New rules for business
visitors from 31 January
1 February 2024
In a Statement of Changes in Immigration Rules published in December, the Home Office set out a number of changes to the UK’s visitor visa rules, which came into effect yesterday, 31 January 2024.
The changes will make it easier for foreign visitors to carry out certain business related activities in the UK without requiring a work visa. The relaxed rules remove previous restrictions on carrying out client-facing work and expand the list of permitted activities for visitors.
The updated guidance for visitors can be viewed in full in ‘Appendix V: Visitor’ of the Immigration Rules. Below is a summary of the key changes being implemented from today.
The list of permitted activities for business visitors has been amended to remove the prohibition on working directly with clients.
The new guidance states that an employee of an overseas based company may:
- Advise and consult
- Provide training
- Share skills and knowledge on a specific internal project with UK employees of the same corporate group.
An employee of an overseas based company is now permitted to carry out the above activities directly with clients, providing:
- The employee’s movement is in an intra-corporate setting and any client facing activity is incidental to their employment abroad; and
- These activities are required for the delivery of a project or service by the UK branch of the Visitor’s employer overseas, and are not part of a project or service that is being delivered directly to the UK client by the Visitor’s employer overseas.
Wider coverage for the legal sector
The list of permitted activities has been expanded to provide greater coverage for the legal sector.
The new guidance states that an overseas lawyer may provide legal services, including:
- Appearing in arbitrations
- Acting as an arbitrator or mediator
- Acting as an expert witness
- Appearing in court in jurisdictions which allow short term call or where qualified in that jurisdiction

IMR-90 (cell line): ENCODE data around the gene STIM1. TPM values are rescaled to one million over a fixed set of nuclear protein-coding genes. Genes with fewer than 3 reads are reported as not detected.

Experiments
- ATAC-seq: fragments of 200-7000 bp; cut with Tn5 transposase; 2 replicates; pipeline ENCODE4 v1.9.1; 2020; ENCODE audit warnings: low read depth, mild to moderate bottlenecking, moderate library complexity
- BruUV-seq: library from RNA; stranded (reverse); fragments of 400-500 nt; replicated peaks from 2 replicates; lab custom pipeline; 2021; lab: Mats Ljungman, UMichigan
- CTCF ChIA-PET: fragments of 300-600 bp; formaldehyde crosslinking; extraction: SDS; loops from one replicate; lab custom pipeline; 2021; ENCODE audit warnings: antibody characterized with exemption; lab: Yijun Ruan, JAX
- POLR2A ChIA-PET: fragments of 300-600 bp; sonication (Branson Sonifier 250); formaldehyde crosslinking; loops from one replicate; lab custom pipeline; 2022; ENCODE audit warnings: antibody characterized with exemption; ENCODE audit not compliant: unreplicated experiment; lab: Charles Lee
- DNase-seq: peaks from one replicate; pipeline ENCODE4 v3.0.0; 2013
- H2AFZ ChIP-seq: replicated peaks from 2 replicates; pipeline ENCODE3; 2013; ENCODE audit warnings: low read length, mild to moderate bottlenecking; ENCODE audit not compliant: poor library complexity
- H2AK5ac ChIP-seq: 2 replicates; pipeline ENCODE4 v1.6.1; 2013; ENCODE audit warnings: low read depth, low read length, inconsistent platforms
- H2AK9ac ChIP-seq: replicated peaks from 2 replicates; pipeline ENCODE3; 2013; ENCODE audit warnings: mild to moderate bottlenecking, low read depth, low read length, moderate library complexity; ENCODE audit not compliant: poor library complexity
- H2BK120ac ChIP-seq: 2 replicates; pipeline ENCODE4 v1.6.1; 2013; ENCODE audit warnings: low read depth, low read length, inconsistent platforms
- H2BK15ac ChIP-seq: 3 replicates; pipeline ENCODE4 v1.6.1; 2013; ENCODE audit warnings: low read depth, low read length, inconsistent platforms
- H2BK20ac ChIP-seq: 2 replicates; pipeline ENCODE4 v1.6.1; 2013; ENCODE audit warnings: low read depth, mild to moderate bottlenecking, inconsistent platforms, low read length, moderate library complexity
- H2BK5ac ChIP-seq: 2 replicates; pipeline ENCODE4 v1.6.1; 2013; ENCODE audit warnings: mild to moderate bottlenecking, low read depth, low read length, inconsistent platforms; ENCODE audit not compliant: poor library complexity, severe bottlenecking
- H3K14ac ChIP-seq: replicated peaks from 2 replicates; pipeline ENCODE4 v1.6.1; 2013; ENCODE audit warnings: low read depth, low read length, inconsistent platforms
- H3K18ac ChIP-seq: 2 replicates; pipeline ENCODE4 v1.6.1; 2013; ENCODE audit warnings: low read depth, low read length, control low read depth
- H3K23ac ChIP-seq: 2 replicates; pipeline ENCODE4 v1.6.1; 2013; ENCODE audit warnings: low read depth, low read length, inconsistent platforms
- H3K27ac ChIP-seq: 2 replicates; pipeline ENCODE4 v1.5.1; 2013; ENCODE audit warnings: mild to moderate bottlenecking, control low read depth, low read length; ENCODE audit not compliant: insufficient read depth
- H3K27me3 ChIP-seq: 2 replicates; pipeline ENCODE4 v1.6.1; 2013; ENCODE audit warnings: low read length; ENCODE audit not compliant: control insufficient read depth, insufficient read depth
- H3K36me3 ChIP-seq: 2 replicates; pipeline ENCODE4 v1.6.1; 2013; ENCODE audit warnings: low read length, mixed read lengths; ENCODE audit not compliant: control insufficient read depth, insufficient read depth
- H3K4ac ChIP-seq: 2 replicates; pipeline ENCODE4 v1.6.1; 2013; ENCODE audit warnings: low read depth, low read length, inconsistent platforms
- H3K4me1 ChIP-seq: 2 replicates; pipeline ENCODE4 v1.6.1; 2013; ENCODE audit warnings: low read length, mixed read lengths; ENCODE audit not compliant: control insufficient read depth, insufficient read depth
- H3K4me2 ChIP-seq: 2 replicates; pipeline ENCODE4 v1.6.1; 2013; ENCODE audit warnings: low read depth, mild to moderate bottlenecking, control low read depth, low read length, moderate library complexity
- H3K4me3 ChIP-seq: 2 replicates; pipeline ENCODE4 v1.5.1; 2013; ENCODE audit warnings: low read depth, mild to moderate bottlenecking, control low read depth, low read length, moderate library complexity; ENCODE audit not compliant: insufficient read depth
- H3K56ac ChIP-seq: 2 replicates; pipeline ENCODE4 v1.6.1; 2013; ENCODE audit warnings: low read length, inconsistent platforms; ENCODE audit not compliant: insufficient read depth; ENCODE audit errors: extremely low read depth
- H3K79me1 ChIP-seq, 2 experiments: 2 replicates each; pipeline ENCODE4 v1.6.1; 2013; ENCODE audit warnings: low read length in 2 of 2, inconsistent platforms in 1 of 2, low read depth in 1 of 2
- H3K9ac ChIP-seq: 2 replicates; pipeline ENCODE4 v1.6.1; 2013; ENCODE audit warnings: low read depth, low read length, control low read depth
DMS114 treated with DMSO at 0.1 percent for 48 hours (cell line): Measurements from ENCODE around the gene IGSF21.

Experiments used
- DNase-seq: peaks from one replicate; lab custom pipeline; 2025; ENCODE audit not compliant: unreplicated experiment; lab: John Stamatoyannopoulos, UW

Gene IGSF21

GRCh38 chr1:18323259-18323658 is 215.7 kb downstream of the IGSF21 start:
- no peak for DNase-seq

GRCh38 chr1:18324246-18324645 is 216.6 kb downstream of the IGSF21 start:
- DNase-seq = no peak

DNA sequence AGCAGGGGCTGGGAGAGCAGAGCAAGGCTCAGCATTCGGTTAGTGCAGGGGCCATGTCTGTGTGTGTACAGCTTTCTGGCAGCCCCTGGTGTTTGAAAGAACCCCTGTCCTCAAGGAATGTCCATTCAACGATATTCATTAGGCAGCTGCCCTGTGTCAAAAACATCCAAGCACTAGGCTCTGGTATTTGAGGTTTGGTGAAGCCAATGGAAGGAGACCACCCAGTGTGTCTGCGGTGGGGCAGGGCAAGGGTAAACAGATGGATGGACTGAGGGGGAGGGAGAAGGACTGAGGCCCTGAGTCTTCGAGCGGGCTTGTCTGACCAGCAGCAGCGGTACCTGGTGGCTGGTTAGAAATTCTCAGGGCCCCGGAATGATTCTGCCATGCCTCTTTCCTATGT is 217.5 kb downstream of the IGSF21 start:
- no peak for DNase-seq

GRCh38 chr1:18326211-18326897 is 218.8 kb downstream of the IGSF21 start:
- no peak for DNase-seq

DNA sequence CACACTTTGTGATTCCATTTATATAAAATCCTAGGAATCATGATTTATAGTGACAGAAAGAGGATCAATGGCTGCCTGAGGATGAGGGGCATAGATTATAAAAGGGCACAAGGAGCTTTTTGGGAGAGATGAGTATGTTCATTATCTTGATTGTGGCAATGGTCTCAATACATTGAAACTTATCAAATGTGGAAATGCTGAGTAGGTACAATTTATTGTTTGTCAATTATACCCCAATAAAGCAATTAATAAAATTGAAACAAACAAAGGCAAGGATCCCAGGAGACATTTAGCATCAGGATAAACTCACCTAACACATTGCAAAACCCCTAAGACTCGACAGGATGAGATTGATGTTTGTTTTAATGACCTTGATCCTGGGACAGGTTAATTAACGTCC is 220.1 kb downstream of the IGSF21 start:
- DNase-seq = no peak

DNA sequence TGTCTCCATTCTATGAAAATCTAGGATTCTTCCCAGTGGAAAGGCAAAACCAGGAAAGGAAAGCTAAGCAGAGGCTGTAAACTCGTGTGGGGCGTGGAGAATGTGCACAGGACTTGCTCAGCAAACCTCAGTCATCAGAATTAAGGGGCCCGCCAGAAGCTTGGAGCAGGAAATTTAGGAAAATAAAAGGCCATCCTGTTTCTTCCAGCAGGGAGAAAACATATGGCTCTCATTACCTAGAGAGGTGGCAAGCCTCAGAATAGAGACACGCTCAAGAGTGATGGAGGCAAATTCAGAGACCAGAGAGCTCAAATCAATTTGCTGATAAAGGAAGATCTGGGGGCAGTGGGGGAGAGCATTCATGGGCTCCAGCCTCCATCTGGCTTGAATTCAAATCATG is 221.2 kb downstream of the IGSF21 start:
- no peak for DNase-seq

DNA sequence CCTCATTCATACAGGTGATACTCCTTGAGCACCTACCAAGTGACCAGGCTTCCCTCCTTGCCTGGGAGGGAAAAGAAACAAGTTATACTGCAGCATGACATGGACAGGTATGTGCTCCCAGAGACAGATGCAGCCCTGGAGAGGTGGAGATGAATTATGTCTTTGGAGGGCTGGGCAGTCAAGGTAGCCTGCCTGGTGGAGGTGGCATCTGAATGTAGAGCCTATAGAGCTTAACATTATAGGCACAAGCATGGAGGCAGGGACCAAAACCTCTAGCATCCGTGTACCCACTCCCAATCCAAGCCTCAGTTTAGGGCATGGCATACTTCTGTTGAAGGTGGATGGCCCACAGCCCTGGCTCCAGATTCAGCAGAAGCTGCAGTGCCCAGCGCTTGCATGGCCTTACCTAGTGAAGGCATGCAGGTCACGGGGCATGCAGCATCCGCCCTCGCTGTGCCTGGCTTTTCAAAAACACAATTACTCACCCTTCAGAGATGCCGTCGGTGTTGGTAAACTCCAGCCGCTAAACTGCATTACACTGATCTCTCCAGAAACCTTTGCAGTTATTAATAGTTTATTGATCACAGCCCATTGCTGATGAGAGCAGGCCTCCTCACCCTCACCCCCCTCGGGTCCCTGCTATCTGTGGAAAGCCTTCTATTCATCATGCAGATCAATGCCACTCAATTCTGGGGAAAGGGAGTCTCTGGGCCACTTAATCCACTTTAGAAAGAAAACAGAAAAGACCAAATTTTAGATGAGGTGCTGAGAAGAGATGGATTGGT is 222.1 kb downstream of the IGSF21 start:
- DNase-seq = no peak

- Conferences or teaching
- Providing advocacy for a court or tribunal hearing
- Transactional legal services, including drafting contracts.
The rules have been updated to make it clear that visitors are permitted to work remotely whilst they are in the UK, but that remote working must not be the primary purpose of their visit.
The relaxation of these rules recognises changing work patterns, and could open the door for more foreign nationals to enjoy so-called ‘work-cations’ in the UK.
Permitted Paid Engagements
From 31 January, the Permitted Paid Engagement (PPE) visa has been abolished and its provisions are being incorporated into the Standard Visitor visa rules.
This means that all visitors will be able to undertake permitted paid engagements without the need for a special visa. However, visitors must still have arranged this activity prior to travel to the UK and this must be undertaken within 30 days of arrival in the UK as a visitor.
The following are permitted paid engagements:
- An academic who is highly qualified within their field of expertise, coming to examine students and/or participate in or chair selection panels, and have been invited by a UK higher education institution, or a UK-based research or arts organisation as part of that institution or organisation’s quality assurance processes.
- An expert coming to give lectures in their subject area, where they have been invited by a higher education institution, or a UK-based research or arts organisation, and this does not amount to filling a teaching position for the host organisation.
- An overseas designated pilot examiner coming to assess UK-based pilots to ensure they meet the national aviation regulatory requirements of other countries, where they have been invited by an approved training organisation based in the UK that is regulated by the UK Civil Aviation Authority for that purpose.
- A qualified lawyer coming to provide advocacy for a court or tribunal hearing, arbitration or other form of dispute resolution for legal proceedings within the UK, where they have been invited by a client.
- A professional artist, entertainer, or musician coming to carry out an activity directly relating to their profession, where they have been invited by a creative (arts or entertainment) organisation, agent or broadcaster based in the UK.
- A Professional Sportsperson coming to carry out an activity directly relating to their profession, where they have been invited by a sports organisation, agent, or broadcaster based in the UK.
- A speaker coming to the UK to give a one-off or short series of talks and speeches, where they have been invited to a conference or other event.
Speak to a UK immigration advisor
If you need advice and support with applying for a UK visit visa, Smith Stone Walters can help. To find out more about our UK immigration services, please contact us today.